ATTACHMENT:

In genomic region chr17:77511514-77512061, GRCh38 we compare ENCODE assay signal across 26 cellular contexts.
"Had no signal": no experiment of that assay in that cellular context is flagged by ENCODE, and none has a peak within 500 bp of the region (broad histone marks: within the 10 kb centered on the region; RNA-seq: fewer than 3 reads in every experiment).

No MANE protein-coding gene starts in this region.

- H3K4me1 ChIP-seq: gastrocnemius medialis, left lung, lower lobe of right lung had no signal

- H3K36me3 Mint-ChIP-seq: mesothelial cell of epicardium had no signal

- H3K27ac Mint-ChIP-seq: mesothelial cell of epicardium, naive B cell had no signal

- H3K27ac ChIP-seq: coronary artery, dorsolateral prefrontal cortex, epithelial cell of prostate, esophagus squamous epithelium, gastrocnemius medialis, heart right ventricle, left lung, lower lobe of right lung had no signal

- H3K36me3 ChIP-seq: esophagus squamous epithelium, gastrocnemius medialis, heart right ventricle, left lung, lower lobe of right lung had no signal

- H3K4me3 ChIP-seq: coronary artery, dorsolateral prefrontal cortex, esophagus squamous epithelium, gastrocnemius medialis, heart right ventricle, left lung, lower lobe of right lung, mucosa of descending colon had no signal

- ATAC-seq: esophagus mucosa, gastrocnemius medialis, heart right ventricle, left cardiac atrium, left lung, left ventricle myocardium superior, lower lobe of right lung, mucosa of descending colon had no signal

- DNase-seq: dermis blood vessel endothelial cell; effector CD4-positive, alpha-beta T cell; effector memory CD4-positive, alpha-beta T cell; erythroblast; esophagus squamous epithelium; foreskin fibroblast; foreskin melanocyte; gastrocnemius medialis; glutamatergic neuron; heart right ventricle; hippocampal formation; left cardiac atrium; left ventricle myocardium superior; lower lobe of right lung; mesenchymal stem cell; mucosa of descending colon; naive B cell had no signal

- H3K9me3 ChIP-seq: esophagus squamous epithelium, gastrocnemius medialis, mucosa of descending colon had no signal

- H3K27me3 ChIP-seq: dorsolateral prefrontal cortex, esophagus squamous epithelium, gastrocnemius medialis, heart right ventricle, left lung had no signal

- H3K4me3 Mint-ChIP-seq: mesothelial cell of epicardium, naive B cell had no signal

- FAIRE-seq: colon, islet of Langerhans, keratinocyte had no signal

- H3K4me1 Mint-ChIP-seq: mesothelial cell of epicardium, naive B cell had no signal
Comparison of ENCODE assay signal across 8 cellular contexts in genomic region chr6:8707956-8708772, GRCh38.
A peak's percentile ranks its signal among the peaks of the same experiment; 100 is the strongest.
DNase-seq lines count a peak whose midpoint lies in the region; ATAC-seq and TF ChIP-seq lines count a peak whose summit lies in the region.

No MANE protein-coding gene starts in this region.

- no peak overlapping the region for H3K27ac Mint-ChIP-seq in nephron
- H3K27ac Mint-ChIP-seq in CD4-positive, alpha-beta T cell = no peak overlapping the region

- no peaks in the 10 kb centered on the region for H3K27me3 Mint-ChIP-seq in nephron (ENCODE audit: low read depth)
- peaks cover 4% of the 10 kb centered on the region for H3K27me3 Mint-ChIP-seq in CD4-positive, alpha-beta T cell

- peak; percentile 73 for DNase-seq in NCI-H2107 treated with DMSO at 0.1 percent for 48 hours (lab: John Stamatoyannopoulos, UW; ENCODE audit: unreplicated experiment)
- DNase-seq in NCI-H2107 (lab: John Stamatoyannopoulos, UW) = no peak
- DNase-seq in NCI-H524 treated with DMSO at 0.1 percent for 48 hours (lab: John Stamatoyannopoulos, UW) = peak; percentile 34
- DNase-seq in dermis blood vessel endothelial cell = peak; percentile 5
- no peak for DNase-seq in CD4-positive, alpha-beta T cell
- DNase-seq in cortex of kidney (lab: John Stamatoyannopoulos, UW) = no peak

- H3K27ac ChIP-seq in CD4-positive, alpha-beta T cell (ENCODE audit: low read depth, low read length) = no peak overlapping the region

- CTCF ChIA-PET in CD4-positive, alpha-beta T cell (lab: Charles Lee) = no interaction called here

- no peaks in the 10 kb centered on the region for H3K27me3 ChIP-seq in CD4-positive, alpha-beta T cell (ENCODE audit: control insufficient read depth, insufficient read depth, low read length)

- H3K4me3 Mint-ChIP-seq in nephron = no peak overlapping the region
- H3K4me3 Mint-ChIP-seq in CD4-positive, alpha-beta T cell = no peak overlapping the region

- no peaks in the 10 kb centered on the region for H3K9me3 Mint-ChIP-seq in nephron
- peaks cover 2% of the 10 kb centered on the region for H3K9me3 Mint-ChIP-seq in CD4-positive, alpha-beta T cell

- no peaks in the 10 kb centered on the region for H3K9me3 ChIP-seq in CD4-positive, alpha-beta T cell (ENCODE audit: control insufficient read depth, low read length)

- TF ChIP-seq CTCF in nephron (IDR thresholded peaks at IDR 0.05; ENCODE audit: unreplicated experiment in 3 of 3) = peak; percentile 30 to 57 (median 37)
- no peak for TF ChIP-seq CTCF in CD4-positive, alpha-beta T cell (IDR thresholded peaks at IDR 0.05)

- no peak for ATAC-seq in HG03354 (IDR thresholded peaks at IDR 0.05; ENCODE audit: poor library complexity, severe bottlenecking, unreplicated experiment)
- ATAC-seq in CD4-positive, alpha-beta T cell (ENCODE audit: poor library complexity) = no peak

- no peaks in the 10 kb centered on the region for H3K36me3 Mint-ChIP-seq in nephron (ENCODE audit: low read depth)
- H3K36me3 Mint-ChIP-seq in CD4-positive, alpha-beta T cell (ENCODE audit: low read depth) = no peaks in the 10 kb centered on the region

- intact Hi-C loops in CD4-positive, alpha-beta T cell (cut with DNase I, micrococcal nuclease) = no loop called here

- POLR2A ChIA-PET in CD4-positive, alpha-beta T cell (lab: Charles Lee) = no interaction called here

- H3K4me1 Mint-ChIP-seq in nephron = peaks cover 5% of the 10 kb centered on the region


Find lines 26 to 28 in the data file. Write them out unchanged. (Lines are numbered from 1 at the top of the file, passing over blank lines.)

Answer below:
- DNase-seq in NCI-H2107 (lab: John Stamatoyannopoulos, UW) = no peak
- DNase-seq in NCI-H524 treated with DMSO at 0.1 percent for 48 hours (lab: John Stamatoyannopoulos, UW) = peak; percentile 34
- DNase-seq in dermis blood vessel endothelial cell = peak; percentile 5